Zantac, once called the “best-selling drug in the world,” has been linked to cancer.
That burning feeling in your chest after you eat a heavy meal could be heartburn. Or it could be worry over the drugs you’ve taken to treat that heartburn. Among the top medical stories of 2019 was the discovery of contaminants in common medicines, and ranitidine—best known as Zantac—took up a large share of those headlines. A cancer-causing substance known as NDMA has been repeatedly found in one of the most popular antacid drugs in the United States.
The scary news continues in 2020. On Wednesday, the Food and Drug Administration announced voluntary recalls of prescription forms of ranitidine by two generic drug companies, Appco Pharma and Northwind Pharmaceuticals, bringing the total number of ranitidine recalls to 14 in the past five months. The agency also reported that Mylan Pharmaceuticals recalled three lots of Nizatidine (Axid), a similar drug, again because of NDMA.
This week’s recalls are a new cause for alarm for the 15 million Americans who take ranitidine at prescription levels, and the millions more who regularly take lower-dose, over-the-counter versions. More than 60 million Americans experience heartburn at least once a month. Zantac was once the best-selling drug in the world. (Full article.)
Last week (January 2020) a laboratory in California discovered that increased levels of NDMA occurred in the popular heartburn drugs when exposed to heat.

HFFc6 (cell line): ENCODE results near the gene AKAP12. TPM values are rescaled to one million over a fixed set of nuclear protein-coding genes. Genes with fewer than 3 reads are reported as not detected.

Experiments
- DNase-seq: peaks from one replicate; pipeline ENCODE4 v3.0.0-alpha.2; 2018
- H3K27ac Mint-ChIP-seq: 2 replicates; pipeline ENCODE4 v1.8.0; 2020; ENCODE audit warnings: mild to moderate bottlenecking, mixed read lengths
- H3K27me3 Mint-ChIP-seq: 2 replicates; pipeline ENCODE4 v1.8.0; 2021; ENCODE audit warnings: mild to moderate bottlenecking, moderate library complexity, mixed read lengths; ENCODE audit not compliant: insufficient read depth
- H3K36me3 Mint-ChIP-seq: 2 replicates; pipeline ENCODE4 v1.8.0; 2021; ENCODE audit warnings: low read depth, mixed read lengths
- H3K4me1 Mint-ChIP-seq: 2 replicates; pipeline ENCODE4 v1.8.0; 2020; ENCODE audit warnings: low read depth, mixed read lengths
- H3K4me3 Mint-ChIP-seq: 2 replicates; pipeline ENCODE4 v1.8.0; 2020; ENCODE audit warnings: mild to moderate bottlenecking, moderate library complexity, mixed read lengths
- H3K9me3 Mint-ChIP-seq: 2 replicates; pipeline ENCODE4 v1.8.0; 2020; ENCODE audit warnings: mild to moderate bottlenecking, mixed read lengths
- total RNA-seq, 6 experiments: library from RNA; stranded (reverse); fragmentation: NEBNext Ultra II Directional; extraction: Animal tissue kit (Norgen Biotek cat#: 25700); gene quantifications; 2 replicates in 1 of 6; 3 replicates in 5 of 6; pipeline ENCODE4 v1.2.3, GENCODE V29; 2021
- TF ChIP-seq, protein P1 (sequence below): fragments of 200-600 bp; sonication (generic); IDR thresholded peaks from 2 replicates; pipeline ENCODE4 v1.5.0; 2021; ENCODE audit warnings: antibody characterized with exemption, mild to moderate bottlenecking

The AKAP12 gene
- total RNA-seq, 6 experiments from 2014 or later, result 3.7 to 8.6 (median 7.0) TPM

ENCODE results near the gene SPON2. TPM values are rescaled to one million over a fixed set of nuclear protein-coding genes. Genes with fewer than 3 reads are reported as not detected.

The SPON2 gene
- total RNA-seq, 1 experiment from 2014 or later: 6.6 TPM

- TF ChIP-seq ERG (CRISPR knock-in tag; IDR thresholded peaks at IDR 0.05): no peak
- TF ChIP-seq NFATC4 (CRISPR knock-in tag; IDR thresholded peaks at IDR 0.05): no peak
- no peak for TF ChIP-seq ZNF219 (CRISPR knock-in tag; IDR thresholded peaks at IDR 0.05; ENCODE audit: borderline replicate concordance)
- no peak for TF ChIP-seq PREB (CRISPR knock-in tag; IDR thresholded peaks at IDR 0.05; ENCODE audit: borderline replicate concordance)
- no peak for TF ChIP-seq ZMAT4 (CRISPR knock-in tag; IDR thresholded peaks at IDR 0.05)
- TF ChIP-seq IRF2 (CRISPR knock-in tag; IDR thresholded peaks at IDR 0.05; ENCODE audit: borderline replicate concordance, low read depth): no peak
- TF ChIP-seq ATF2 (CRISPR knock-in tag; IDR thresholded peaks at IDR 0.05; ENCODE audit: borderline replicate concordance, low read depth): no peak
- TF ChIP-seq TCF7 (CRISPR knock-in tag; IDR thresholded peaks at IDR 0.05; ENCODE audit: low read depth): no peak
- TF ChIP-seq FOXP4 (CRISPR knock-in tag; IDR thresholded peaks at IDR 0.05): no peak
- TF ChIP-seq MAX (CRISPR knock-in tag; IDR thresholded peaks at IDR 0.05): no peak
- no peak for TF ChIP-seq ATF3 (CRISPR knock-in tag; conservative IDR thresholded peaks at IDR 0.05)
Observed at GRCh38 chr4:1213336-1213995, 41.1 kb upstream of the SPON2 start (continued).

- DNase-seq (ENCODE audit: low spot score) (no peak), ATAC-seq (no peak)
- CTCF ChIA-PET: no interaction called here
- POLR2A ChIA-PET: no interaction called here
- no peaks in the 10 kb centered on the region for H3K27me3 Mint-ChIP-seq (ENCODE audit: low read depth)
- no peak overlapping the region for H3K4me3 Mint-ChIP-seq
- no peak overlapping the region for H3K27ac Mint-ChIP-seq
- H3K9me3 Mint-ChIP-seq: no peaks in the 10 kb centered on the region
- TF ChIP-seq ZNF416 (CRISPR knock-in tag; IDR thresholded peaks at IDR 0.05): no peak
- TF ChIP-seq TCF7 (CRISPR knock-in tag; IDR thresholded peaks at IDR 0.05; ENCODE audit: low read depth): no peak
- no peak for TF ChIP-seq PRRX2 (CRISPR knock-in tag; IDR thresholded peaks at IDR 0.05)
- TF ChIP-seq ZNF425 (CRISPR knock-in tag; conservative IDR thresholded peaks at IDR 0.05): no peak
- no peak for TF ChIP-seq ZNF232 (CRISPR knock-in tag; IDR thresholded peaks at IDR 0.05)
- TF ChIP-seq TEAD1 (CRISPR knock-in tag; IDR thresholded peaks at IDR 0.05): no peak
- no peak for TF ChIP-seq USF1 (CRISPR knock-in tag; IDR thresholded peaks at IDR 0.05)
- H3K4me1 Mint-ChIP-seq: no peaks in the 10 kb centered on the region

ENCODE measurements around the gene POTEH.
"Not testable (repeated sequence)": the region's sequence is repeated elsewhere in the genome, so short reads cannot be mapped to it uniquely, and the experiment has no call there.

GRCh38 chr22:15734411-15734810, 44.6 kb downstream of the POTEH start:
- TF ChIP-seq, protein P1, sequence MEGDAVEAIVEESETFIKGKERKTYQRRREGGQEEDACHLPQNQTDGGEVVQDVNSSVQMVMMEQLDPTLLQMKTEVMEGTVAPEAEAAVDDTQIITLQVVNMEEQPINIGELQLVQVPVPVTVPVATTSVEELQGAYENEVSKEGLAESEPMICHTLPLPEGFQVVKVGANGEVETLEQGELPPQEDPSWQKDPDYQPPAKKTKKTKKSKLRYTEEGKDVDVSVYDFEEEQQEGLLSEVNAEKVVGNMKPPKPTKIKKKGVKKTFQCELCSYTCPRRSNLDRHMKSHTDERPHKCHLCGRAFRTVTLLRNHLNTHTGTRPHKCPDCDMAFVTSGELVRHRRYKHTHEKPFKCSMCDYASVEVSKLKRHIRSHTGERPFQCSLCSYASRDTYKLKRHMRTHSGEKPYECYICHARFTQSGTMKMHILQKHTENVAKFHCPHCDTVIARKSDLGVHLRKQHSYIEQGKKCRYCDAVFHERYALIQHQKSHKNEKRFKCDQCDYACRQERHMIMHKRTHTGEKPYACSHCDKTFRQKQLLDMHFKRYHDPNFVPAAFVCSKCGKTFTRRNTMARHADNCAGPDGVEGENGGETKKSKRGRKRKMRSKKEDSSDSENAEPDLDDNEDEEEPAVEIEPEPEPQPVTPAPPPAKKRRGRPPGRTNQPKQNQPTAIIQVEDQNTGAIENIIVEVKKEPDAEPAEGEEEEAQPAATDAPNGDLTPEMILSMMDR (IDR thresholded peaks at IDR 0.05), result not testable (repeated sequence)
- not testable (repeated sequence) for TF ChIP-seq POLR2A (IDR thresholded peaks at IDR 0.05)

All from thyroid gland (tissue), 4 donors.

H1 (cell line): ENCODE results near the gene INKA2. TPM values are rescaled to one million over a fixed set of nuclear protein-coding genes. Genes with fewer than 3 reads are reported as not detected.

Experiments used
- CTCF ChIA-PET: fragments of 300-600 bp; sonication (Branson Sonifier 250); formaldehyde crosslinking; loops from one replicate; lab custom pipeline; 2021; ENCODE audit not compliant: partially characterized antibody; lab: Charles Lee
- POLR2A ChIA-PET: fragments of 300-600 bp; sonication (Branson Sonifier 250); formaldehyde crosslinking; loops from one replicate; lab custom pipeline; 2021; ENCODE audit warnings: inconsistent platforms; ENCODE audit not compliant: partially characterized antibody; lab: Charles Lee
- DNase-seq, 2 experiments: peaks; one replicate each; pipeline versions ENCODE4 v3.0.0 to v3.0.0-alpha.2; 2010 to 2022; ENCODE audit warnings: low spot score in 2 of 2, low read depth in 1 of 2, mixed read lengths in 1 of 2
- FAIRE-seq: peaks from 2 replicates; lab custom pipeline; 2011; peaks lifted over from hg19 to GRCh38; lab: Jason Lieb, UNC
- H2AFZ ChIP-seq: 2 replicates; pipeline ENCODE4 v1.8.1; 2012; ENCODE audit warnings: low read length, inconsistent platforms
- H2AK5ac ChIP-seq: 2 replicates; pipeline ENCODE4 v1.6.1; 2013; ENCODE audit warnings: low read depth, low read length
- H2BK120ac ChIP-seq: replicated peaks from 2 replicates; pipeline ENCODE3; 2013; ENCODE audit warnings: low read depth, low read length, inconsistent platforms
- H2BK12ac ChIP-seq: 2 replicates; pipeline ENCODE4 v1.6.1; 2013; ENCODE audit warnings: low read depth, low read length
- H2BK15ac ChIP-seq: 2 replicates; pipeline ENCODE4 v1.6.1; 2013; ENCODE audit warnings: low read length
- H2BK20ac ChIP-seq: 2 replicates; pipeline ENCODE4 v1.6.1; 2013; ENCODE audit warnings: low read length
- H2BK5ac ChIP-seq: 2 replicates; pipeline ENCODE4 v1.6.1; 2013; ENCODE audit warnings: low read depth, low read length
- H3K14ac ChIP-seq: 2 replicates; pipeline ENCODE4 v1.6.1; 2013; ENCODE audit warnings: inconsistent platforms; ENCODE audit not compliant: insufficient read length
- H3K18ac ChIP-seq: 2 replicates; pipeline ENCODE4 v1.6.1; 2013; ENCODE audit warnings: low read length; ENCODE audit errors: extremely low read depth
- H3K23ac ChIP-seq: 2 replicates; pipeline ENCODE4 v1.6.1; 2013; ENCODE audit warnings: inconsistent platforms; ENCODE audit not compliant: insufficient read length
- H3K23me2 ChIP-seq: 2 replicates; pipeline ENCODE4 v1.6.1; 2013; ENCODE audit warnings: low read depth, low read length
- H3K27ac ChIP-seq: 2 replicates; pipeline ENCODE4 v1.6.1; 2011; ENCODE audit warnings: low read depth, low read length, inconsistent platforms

There is a new Zantac-NDMA mechanism of action theory which suggests that when ranitidine is exposed to heat it produces unsafe levels of NDMA (nitrosamine impurity called N-nitrosodimethylamine), a probable human carcinogen. Ranitidine is the active ingredient in Zantac.
From this January 2, 2020, Bloomberg news report about this Zantac-NDMA mechanism of action, “Carcinogen in Heartburn Drug May Build in Storage, Lab Finds”, we are presented with this possible scenario:
“The heartburn medicine Zantac appears to produce unacceptably high levels of a cancer-causing chemical when exposed to heat for as little as five days, according to a testing laboratory….
New testing by an Alameda, California-based independent laboratory called Emery Pharma found that a combination of heat and time can raise levels of NDMA, potentially while drugs are sitting in packaging well after being analyzed by their manufacturers….”
“The more you heat it, the more NDMA you generate,” Emery CEO Ron Najafi said in a telephone interview. “I am worried that if it just sits at home at room temperature, it could gradually generate NDMA.” (Source.)